The International Writers
on tour in Spain
Planning a trip for
three collegiate musical groupsthe Villanova Singers, Gospel Ensemble,
and the Villanova Voicesproved harder than expected. I saw a logical
connection: I love to travel, and our previous trip to Italy was not handled
in the most efficient way. It made perfect sense to become the Voices
Tour Director, and I embraced the job with enthusiasmI collected
payments and information and planned the cities we would visit. I soon
discovered the hassle of planning for so many people, and it paled in
comparison to the work upon arrival in Madrid.
Concert Cures All
out of the road!" I exclaimed for the millionth time to my
suddenly deaf travel companions. Waiting for our coach bus, we
lined the side of a steep Madrid street and the inability to separate
caused the 90 Villanova students to block a side street. Despite
the several cars that honked through the crowd, the students ignored
my directions. Frustrated and embarrassed at my peers ignorance,
I stomped away to prevent losing my cool.
After the frenetic
bus ride, I enjoyed the quiet, and my first experience with Tapas, appetizer-like
dishes usually ordered to share. Trying to avoid the smoke pouring out
of a neighbor patrons cigarette, I longed for American cities with
smoking bans. Attempting to ignore the stench and accept a different culture,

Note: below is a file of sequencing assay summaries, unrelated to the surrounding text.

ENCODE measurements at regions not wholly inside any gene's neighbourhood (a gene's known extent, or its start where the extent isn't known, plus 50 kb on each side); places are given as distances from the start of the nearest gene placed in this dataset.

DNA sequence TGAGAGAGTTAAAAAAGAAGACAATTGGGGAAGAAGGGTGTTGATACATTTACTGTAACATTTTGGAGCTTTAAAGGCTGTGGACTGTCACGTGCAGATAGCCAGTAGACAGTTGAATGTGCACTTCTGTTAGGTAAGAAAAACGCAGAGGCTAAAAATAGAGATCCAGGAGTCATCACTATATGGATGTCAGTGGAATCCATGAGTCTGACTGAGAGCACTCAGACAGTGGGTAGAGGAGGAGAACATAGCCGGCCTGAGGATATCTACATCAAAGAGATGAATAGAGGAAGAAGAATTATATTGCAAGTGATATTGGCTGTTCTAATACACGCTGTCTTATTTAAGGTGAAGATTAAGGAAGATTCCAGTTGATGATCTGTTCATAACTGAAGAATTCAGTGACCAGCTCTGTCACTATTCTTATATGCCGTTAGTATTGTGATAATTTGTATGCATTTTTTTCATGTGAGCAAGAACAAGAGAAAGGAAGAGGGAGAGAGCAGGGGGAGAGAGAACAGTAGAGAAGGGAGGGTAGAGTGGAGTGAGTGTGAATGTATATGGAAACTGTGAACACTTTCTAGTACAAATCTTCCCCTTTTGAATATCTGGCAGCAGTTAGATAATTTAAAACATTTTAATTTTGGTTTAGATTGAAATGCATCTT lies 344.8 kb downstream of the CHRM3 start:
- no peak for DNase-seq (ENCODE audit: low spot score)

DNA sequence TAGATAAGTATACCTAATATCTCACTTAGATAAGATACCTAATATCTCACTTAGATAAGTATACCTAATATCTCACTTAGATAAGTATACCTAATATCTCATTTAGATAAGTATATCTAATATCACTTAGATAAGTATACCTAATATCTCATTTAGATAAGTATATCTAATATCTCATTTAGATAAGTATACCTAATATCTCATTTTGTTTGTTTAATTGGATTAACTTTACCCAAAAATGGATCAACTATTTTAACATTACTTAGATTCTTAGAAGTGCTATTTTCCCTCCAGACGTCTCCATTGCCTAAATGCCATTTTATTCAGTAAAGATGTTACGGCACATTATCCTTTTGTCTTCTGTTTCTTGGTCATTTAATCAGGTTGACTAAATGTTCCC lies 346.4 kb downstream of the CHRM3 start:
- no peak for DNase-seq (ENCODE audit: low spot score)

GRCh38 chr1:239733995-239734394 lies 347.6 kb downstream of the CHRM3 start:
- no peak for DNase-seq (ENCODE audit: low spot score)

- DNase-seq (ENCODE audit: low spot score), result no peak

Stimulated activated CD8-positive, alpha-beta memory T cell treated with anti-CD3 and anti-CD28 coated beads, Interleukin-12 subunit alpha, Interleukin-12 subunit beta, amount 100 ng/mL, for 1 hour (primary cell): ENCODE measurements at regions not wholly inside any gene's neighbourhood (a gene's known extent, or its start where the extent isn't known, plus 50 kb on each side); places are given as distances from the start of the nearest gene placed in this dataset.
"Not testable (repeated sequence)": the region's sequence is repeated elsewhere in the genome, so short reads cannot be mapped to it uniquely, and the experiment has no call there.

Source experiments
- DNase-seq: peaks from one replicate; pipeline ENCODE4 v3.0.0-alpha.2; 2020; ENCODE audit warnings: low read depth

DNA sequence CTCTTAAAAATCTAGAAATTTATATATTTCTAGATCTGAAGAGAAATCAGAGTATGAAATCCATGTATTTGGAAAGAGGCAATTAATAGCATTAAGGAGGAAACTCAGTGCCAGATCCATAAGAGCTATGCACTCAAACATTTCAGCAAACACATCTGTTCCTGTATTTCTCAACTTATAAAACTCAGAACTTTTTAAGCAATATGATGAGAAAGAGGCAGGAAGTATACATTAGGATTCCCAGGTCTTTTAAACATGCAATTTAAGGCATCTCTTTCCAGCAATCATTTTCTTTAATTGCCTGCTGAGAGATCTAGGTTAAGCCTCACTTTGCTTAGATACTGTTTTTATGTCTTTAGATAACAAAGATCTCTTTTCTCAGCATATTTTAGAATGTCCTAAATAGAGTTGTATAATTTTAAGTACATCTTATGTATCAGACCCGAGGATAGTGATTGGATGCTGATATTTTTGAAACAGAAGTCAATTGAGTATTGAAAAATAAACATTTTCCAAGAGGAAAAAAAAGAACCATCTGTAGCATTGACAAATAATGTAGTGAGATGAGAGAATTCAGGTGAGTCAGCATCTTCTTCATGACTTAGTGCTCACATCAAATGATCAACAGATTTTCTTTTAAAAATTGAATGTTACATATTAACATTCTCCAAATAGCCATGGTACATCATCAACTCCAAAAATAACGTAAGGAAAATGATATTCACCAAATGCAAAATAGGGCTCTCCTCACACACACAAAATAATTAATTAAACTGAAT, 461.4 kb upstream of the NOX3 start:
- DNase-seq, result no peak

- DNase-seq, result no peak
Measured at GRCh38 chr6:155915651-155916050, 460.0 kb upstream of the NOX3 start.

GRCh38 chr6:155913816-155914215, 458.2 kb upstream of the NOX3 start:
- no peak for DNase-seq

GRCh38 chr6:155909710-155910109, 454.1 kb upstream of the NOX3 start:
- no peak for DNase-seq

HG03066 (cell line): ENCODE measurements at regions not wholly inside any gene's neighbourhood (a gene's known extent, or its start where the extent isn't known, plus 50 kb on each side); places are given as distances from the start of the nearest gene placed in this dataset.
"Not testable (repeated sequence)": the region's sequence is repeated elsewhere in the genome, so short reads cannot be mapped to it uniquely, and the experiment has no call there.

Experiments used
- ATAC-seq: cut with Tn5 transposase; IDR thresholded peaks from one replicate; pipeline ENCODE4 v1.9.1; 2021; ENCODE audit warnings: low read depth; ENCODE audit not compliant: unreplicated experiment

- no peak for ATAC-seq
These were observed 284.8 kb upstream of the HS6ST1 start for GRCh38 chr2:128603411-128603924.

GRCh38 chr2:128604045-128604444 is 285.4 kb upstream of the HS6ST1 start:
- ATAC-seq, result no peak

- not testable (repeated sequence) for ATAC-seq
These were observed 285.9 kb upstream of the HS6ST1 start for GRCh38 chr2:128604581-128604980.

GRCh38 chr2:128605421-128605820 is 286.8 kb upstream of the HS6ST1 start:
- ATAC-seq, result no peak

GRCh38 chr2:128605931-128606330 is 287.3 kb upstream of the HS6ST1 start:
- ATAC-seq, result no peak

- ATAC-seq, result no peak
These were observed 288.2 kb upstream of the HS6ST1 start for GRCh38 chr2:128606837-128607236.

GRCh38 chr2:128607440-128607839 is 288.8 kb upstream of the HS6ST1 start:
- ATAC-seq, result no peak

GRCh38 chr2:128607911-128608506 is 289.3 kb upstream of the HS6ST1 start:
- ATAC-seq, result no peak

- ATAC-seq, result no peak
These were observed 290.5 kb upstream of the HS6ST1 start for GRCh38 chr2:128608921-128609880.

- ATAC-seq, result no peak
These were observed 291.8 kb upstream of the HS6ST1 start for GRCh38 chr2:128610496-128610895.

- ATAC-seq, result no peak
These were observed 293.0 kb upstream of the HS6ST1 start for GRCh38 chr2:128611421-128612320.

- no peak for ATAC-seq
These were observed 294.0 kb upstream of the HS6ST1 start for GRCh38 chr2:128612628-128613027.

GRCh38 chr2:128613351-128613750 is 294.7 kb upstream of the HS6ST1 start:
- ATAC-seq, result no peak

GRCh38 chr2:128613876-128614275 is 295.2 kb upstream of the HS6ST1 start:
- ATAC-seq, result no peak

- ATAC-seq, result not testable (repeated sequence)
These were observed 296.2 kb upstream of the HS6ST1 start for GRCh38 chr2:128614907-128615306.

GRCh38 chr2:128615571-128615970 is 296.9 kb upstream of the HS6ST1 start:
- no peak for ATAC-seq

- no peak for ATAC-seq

I ordered a San Miguel beer, light and refreshing, and a Spanish Tortilla.
Expecting a crunchy, salty chip to dip in salsa, the fluffy mixture of
potato, egg, cheese, and onion delighted my taste buds.
the loss of two checked pieces of luggage that would arrive on the
next flight, our tour guide Noberto brought us to Puerta del Sol
("Sun Gate") and allowed free time for a light lunch.
As the center of the network of Spanish roads, and usually one of
the busiest places in Madrid, the relative silence of the square
startled me; the mid-siesta Spaniards noticeable absence labeled
those present as tourists.
I longed to sit and enjoy the surroundings, but our driver Jose couldnt
hold the bus long, so I arrived at our meeting place ten minutes early
and waited for the rest of the group, trying to ignore the growing fear
that not all of my travel companions would meet on time.
After a fifteen minute delay that thoroughly embarrassed me as the leader
of the group, we arrived at an almost completely American Holiday Inn
Express, and freshened up for dinner. Unsure of the elegance of the restaurant,
most of the girls erred on the side of overdressed. Noberto lead the group,
walking, across the street. Assured it would be a short trip, I kept my
complaints to myself and tried to hide my reddened face.
The way to dinner felt like an obstacle course: over the bridge, along
the dirt path that crumbled loosely under our feet, through the brush
littered with shoes, tires, and other trash, up a steep slope riddled
with rocks, and finally over a standard metal guardrail. As the guide
for the trip, each complaint felt personal-- could I have planned this
The situation only worsened with the destination of our troubled travel.
Carrefour? A supermarket? Ridiculous!
Thankfully, Noberto led us past the Carrefour to Restaurant Nostros,
which looked promising, until the food arrived. Expecting a Spanish dish
like Paella-- a saffron rice dish usually served with either meat or seafood--
the meal, like the hotel, also seemed Americanized: penne served with
meat sauce, fried chicken, and flan that looked more like vanilla pudding.
All my work seemed futile; it was as if we hadnt left Pennsylvania.
and hungry for authentic Spanish experiences, I headed out to see
Madrid by night. The March air surprisingly warm, we relaxed by
visiting a few Tapas bars and ordering pitchers of Sangria, a red,